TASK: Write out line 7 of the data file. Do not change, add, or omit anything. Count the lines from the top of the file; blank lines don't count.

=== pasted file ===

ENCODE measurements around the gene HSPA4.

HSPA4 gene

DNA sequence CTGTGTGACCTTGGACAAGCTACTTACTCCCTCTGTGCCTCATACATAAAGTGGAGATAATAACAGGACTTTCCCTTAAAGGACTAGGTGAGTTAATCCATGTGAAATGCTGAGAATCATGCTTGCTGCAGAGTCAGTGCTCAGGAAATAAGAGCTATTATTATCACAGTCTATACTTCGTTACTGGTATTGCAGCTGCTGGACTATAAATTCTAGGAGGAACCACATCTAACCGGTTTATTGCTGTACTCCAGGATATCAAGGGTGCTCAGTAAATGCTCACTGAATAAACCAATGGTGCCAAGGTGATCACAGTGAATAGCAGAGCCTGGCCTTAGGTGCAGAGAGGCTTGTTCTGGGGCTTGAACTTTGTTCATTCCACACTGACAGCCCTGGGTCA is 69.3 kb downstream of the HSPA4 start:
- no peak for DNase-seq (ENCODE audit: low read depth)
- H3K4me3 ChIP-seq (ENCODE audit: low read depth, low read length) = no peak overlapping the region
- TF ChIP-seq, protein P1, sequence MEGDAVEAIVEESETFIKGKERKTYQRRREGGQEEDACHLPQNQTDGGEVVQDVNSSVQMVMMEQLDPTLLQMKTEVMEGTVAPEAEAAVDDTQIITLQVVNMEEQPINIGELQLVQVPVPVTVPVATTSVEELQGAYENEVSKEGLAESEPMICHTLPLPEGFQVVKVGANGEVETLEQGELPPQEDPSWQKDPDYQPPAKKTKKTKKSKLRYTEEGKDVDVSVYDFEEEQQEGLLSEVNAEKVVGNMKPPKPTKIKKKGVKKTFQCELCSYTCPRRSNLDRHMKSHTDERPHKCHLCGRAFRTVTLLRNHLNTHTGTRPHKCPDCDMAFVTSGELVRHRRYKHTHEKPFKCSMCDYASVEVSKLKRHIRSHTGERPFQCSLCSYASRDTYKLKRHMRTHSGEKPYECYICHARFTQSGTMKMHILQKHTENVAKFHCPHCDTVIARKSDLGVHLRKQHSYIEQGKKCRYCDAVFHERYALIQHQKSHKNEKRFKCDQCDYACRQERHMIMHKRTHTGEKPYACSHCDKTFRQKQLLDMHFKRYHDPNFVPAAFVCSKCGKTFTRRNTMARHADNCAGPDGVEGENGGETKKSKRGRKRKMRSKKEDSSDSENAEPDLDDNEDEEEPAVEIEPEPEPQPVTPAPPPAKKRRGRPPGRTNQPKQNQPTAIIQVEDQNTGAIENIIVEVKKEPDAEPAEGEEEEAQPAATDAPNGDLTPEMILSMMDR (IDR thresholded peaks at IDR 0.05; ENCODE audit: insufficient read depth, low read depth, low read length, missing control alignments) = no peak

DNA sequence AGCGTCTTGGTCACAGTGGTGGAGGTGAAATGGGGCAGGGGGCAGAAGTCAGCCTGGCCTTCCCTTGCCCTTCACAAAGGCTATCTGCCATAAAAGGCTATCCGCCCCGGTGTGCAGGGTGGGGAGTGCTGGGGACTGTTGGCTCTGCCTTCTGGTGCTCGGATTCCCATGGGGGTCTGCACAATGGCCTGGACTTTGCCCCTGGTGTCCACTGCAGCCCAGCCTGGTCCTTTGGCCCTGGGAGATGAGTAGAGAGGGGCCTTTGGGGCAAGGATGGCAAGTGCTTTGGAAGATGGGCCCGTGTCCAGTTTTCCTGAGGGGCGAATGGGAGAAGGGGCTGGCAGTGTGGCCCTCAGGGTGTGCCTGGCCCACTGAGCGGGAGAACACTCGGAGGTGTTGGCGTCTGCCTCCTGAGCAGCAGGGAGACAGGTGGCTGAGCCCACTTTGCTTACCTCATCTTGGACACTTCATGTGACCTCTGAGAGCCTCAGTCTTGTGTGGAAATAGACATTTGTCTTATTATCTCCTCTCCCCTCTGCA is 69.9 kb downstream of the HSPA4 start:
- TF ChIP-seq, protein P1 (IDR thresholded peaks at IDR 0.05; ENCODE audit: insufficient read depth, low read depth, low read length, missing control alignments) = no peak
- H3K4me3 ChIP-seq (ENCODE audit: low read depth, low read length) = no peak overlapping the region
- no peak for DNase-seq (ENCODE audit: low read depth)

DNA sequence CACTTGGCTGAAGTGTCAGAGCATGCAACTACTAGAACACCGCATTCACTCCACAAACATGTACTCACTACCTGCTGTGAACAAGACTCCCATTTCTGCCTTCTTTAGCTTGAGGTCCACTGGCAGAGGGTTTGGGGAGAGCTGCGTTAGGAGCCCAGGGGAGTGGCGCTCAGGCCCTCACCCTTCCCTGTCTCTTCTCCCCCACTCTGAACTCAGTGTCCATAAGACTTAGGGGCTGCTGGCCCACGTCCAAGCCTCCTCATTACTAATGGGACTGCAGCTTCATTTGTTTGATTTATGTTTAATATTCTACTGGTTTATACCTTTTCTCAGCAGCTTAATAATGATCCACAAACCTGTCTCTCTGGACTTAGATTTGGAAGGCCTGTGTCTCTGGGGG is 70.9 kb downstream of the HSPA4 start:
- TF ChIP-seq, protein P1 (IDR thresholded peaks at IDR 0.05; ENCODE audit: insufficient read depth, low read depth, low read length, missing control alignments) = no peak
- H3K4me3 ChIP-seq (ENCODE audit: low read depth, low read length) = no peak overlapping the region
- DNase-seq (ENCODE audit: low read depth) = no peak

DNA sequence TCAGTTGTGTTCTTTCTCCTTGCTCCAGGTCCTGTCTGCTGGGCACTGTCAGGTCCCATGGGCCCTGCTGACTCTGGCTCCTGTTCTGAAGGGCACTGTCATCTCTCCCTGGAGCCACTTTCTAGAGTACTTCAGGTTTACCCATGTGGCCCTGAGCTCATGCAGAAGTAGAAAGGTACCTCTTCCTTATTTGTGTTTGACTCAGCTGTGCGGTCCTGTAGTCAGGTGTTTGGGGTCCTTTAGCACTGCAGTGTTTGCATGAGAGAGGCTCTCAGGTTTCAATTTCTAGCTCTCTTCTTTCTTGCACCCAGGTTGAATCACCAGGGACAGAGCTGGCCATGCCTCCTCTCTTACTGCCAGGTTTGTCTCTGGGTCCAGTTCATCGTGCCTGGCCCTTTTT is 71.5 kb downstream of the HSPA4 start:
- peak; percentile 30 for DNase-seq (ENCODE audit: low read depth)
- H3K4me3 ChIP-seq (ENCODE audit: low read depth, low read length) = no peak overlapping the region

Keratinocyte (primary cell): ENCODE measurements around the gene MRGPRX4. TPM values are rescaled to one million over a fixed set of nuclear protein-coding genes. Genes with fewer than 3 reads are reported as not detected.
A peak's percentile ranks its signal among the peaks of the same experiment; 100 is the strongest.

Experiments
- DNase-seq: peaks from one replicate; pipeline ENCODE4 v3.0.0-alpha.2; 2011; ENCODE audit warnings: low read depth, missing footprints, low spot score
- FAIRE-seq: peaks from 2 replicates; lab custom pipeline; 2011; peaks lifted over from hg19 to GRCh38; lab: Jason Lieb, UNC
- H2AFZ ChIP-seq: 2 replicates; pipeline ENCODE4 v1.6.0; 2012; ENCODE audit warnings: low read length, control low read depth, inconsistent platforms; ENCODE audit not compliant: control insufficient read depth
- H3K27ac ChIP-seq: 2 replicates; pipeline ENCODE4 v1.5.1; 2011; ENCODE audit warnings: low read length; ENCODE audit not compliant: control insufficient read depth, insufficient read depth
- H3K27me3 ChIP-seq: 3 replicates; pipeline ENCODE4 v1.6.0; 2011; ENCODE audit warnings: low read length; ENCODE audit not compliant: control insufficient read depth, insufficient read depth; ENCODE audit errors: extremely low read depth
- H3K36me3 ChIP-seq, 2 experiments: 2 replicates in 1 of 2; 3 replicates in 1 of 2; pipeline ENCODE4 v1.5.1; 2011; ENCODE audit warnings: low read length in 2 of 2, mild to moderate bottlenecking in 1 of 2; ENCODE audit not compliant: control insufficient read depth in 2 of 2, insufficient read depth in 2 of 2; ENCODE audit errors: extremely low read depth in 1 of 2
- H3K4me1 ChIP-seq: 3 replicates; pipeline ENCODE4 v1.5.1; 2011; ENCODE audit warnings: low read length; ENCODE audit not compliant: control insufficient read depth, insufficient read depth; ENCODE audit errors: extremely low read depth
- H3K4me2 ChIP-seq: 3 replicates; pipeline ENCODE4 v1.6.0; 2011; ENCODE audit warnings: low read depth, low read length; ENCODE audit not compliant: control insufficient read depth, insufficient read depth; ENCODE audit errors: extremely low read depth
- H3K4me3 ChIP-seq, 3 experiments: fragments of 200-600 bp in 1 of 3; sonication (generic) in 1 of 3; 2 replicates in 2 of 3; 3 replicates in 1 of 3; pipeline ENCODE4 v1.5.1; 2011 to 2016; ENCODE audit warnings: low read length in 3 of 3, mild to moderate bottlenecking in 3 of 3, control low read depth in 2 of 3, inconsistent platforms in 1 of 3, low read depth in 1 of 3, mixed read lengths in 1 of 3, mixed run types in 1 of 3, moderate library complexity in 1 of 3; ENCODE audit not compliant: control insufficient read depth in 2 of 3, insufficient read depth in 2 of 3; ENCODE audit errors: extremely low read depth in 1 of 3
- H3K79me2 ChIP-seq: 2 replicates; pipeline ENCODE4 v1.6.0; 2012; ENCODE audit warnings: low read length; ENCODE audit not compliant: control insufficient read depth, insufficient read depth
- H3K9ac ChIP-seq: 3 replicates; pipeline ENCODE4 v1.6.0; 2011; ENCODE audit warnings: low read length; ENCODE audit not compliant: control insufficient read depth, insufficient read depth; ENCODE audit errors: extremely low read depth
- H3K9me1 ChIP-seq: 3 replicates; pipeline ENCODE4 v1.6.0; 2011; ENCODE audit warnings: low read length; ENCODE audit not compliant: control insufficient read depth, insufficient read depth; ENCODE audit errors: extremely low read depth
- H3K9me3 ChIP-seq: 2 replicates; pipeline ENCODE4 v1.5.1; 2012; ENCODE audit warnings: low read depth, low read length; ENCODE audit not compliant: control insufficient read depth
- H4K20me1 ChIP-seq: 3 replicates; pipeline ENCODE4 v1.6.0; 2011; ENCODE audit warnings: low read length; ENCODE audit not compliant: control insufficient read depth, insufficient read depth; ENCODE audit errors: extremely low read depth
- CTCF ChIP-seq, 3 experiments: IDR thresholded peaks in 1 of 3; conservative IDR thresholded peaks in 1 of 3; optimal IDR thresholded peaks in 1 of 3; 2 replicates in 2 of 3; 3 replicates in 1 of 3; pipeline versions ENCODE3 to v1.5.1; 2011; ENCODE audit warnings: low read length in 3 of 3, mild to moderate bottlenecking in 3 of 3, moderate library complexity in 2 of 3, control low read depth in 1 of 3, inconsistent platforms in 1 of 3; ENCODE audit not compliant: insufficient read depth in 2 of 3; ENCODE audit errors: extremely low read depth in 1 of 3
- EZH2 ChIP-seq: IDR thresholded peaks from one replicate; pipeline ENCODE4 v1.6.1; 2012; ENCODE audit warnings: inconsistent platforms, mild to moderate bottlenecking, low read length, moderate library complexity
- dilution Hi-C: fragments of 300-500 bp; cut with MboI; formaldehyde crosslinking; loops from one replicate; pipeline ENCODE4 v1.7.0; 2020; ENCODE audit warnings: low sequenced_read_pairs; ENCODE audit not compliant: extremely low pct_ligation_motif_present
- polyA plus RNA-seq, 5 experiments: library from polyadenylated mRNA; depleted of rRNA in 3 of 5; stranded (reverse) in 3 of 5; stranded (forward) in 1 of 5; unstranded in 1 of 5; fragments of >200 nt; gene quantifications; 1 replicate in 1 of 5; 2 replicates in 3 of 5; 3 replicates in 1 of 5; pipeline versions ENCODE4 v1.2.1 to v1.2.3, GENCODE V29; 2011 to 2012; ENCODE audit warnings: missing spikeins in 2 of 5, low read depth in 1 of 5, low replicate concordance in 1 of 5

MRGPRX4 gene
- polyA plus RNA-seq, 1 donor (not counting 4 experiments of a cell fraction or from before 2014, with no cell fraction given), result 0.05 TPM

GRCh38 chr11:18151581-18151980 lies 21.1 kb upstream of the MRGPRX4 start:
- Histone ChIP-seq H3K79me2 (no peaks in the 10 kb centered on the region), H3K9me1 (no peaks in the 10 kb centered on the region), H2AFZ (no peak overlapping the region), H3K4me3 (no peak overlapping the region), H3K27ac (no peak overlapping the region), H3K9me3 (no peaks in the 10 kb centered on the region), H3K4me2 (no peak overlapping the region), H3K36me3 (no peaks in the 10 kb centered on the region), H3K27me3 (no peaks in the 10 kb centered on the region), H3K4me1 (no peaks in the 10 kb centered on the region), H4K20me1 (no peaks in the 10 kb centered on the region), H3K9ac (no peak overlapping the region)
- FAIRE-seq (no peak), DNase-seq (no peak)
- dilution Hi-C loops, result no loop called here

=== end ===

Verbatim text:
DNA sequence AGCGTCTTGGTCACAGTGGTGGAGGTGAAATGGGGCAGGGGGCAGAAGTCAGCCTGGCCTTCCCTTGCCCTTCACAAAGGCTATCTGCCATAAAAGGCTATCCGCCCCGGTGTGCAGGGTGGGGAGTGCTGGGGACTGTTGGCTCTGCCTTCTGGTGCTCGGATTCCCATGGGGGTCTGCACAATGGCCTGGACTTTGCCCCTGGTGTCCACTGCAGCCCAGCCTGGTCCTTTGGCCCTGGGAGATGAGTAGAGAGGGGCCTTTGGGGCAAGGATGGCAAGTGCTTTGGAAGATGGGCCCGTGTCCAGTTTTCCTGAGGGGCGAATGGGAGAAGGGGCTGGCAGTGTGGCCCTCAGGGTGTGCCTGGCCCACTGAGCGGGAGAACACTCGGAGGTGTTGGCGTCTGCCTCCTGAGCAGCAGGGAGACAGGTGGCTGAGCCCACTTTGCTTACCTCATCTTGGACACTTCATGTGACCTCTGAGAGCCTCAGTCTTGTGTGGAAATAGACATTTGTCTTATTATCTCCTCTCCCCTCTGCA is 69.9 kb downstream of the HSPA4 start: